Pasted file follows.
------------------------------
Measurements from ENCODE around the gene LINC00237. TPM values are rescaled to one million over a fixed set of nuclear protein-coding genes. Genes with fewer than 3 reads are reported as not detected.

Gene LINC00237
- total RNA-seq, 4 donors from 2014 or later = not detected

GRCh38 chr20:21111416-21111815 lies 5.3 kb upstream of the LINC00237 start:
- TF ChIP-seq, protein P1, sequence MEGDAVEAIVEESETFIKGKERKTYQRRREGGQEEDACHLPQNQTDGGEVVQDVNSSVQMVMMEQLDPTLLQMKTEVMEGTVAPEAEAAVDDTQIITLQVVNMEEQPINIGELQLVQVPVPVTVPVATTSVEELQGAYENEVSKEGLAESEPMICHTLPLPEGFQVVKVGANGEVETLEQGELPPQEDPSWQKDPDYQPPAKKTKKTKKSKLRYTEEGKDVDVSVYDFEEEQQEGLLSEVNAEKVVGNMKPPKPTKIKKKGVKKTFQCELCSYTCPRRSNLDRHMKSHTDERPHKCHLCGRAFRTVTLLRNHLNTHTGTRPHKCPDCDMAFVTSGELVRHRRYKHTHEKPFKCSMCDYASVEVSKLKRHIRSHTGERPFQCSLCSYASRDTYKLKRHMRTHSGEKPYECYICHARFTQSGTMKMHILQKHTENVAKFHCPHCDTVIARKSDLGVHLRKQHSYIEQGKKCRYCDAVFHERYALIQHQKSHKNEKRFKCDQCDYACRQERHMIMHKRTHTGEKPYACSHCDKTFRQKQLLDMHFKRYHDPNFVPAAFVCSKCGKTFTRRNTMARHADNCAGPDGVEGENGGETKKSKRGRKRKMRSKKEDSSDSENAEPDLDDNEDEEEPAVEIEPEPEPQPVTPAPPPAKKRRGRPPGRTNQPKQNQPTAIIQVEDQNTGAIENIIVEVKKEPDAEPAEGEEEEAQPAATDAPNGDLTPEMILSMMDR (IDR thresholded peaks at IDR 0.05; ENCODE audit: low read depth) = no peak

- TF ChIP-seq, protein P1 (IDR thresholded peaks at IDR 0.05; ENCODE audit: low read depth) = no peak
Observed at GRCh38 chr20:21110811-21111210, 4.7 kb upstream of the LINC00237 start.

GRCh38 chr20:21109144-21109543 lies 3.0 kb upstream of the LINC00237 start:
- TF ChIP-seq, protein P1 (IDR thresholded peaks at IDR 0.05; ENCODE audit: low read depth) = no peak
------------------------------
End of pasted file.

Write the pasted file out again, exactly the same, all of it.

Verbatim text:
Measurements from ENCODE around the gene LINC00237. TPM values are rescaled to one million over a fixed set of nuclear protein-coding genes. Genes with fewer than 3 reads are reported as not detected.

Gene LINC00237
- total RNA-seq, 4 donors from 2014 or later = not detected

GRCh38 chr20:21111416-21111815 lies 5.3 kb upstream of the LINC00237 start:
- TF ChIP-seq, protein P1, sequence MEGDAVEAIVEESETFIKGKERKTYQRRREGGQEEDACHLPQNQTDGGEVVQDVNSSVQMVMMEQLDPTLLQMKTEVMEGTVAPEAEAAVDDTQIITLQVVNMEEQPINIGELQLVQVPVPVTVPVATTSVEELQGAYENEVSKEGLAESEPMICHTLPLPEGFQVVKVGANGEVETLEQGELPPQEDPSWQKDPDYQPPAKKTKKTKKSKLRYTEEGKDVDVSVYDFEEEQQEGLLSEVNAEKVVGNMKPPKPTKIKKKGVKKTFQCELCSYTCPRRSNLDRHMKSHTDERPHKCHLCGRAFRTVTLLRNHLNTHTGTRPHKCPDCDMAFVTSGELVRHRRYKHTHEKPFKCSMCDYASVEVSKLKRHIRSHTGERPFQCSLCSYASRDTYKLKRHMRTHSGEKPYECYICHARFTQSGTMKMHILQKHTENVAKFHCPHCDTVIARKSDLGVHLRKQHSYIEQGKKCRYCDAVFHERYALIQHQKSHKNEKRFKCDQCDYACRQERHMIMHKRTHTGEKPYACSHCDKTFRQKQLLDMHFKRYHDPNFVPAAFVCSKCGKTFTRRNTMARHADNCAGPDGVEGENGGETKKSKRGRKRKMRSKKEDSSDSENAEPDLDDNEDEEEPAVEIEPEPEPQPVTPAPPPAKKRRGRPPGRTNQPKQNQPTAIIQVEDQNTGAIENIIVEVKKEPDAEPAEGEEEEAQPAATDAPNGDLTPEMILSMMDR (IDR thresholded peaks at IDR 0.05; ENCODE audit: low read depth) = no peak

- TF ChIP-seq, protein P1 (IDR thresholded peaks at IDR 0.05; ENCODE audit: low read depth) = no peak
Observed at GRCh38 chr20:21110811-21111210, 4.7 kb upstream of the LINC00237 start.

GRCh38 chr20:21109144-21109543 lies 3.0 kb upstream of the LINC00237 start:
- TF ChIP-seq, protein P1 (IDR thresholded peaks at IDR 0.05; ENCODE audit: low read depth) = no peak